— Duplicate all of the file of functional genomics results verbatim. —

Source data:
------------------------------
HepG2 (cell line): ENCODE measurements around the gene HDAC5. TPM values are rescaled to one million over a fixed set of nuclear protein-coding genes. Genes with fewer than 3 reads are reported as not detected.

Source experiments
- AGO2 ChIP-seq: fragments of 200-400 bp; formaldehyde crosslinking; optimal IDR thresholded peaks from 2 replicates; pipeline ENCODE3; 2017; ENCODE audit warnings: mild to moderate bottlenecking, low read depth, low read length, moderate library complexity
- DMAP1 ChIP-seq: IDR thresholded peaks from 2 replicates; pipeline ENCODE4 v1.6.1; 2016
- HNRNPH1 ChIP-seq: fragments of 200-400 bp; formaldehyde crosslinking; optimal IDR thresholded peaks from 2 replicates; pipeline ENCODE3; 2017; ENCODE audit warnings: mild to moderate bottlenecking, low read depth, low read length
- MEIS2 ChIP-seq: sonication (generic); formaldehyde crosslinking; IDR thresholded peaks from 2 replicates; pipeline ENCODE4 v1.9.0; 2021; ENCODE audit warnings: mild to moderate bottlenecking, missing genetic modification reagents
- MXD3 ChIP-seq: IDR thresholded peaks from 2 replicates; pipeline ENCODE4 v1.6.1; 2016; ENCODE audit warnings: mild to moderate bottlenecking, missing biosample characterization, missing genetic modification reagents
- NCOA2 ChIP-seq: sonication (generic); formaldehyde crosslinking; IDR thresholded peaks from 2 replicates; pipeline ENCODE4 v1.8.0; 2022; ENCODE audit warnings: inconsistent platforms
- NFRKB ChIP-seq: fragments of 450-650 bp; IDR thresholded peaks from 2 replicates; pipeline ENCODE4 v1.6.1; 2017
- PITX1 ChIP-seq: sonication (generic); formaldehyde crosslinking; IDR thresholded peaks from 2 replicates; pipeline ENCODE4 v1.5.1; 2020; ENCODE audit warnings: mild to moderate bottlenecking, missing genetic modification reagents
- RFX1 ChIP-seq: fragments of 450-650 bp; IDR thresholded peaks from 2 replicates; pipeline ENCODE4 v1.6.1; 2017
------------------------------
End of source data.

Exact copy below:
HepG2 (cell line): ENCODE measurements around the gene HDAC5. TPM values are rescaled to one million over a fixed set of nuclear protein-coding genes. Genes with fewer than 3 reads are reported as not detected.

Source experiments
- AGO2 ChIP-seq: fragments of 200-400 bp; formaldehyde crosslinking; optimal IDR thresholded peaks from 2 replicates; pipeline ENCODE3; 2017; ENCODE audit warnings: mild to moderate bottlenecking, low read depth, low read length, moderate library complexity
- DMAP1 ChIP-seq: IDR thresholded peaks from 2 replicates; pipeline ENCODE4 v1.6.1; 2016
- HNRNPH1 ChIP-seq: fragments of 200-400 bp; formaldehyde crosslinking; optimal IDR thresholded peaks from 2 replicates; pipeline ENCODE3; 2017; ENCODE audit warnings: mild to moderate bottlenecking, low read depth, low read length
- MEIS2 ChIP-seq: sonication (generic); formaldehyde crosslinking; IDR thresholded peaks from 2 replicates; pipeline ENCODE4 v1.9.0; 2021; ENCODE audit warnings: mild to moderate bottlenecking, missing genetic modification reagents
- MXD3 ChIP-seq: IDR thresholded peaks from 2 replicates; pipeline ENCODE4 v1.6.1; 2016; ENCODE audit warnings: mild to moderate bottlenecking, missing biosample characterization, missing genetic modification reagents
- NCOA2 ChIP-seq: sonication (generic); formaldehyde crosslinking; IDR thresholded peaks from 2 replicates; pipeline ENCODE4 v1.8.0; 2022; ENCODE audit warnings: inconsistent platforms
- NFRKB ChIP-seq: fragments of 450-650 bp; IDR thresholded peaks from 2 replicates; pipeline ENCODE4 v1.6.1; 2017
- PITX1 ChIP-seq: sonication (generic); formaldehyde crosslinking; IDR thresholded peaks from 2 replicates; pipeline ENCODE4 v1.5.1; 2020; ENCODE audit warnings: mild to moderate bottlenecking, missing genetic modification reagents
- RFX1 ChIP-seq: fragments of 450-650 bp; IDR thresholded peaks from 2 replicates; pipeline ENCODE4 v1.6.1; 2017